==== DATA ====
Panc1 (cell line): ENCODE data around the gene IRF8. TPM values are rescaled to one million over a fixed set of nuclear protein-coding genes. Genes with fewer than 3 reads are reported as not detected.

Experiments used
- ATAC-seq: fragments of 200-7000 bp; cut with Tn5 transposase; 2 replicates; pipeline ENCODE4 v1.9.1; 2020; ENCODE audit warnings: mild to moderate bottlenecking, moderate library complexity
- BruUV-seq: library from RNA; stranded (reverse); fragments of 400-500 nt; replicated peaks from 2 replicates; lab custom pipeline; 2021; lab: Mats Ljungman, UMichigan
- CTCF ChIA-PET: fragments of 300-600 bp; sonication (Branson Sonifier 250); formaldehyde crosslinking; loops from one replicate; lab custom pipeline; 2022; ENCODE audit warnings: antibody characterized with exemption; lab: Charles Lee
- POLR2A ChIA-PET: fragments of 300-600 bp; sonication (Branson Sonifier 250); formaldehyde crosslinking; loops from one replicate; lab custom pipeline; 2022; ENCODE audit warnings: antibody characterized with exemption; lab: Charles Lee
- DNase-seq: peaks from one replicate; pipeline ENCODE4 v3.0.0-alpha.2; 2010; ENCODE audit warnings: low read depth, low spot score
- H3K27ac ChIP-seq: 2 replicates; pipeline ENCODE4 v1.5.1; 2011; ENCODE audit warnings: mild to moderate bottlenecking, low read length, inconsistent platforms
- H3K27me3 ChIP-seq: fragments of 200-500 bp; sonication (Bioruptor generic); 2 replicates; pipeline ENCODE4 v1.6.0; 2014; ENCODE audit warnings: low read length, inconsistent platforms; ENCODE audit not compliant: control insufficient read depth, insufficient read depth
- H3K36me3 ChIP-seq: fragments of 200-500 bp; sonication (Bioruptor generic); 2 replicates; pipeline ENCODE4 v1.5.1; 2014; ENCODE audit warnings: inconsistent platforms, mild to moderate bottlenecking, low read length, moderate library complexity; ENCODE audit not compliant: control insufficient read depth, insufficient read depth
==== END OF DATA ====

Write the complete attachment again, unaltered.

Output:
Panc1 (cell line): ENCODE data around the gene IRF8. TPM values are rescaled to one million over a fixed set of nuclear protein-coding genes. Genes with fewer than 3 reads are reported as not detected.

Experiments used
- ATAC-seq: fragments of 200-7000 bp; cut with Tn5 transposase; 2 replicates; pipeline ENCODE4 v1.9.1; 2020; ENCODE audit warnings: mild to moderate bottlenecking, moderate library complexity
- BruUV-seq: library from RNA; stranded (reverse); fragments of 400-500 nt; replicated peaks from 2 replicates; lab custom pipeline; 2021; lab: Mats Ljungman, UMichigan
- CTCF ChIA-PET: fragments of 300-600 bp; sonication (Branson Sonifier 250); formaldehyde crosslinking; loops from one replicate; lab custom pipeline; 2022; ENCODE audit warnings: antibody characterized with exemption; lab: Charles Lee
- POLR2A ChIA-PET: fragments of 300-600 bp; sonication (Branson Sonifier 250); formaldehyde crosslinking; loops from one replicate; lab custom pipeline; 2022; ENCODE audit warnings: antibody characterized with exemption; lab: Charles Lee
- DNase-seq: peaks from one replicate; pipeline ENCODE4 v3.0.0-alpha.2; 2010; ENCODE audit warnings: low read depth, low spot score
- H3K27ac ChIP-seq: 2 replicates; pipeline ENCODE4 v1.5.1; 2011; ENCODE audit warnings: mild to moderate bottlenecking, low read length, inconsistent platforms
- H3K27me3 ChIP-seq: fragments of 200-500 bp; sonication (Bioruptor generic); 2 replicates; pipeline ENCODE4 v1.6.0; 2014; ENCODE audit warnings: low read length, inconsistent platforms; ENCODE audit not compliant: control insufficient read depth, insufficient read depth
- H3K36me3 ChIP-seq: fragments of 200-500 bp; sonication (Bioruptor generic); 2 replicates; pipeline ENCODE4 v1.5.1; 2014; ENCODE audit warnings: inconsistent platforms, mild to moderate bottlenecking, low read length, moderate library complexity; ENCODE audit not compliant: control insufficient read depth, insufficient read depth